We can argue in another blog post whether or not the length and severity of sentencing is justified, especially given that research doesn’t seem to support the alarmism that television reporters place around sexting, but nevertheless, David DeMatteo and colleagues uncovered another disturbing trend: Over 60% of students were unaware that sexting is viewed by the state (Pennsylvania, home of Drexel, has a similar structure to Massachusetts) as child pornography. Students who knew of these legal implications reportedly participated in sexting far less than those that didn’t. DeMatteo writes in an online interview:

Young people need to be educated about the potential consequences of sexting, which can include legal, social and psychological consequences; ways to avoid running afoul of sexting laws in their jurisdictions; and how to avoid becoming a victim of sexting.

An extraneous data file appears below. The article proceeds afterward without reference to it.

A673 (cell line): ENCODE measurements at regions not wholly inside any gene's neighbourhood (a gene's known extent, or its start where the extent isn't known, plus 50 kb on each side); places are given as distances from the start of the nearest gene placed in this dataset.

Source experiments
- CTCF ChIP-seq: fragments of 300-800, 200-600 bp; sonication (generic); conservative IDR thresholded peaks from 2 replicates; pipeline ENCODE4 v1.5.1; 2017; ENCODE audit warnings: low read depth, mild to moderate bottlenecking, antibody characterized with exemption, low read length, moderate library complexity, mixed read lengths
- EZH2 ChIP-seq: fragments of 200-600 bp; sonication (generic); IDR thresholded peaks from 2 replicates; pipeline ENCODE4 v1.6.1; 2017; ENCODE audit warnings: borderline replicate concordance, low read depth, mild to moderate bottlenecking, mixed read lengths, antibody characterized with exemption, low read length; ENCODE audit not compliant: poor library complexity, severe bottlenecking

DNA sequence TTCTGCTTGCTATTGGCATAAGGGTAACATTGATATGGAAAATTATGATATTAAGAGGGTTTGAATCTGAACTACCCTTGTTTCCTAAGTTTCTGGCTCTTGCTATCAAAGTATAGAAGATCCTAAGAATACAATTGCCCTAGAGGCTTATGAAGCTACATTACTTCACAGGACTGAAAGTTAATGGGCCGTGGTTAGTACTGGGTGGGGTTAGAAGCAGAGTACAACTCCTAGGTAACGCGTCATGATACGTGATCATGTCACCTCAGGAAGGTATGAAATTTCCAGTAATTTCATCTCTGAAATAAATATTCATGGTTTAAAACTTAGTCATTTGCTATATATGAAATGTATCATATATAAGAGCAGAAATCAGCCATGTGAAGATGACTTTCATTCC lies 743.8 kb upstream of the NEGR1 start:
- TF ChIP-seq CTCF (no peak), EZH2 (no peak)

The education should come from many sources – the more young people hear the message, the more likely it’ll be to sink in – so they should be educated by their parents, schools, and perhaps even law enforcement. An interesting question is at what age should such education about sexting occur? A reasonable position would be that young people should be made aware of sexting – what it is, consequences, etc. – around the same time they are learning the basic facts about sexual behavior.

As we discussed in Friday’s blog, parents and educators can remind their adolescents that nothing on the internet truly gets erased, as Snapchat would lead us to believe, discuss the emotional response around what happens when you receive a sext from another peer, and have conversations about the legal implications of sexting.

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Snapchat and Sexting: Navigating Technological Conversations (part 1 of 2)

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One of the fun things about writing this blog is learning about current social trends that my formerly un-hip self would have completely avoided.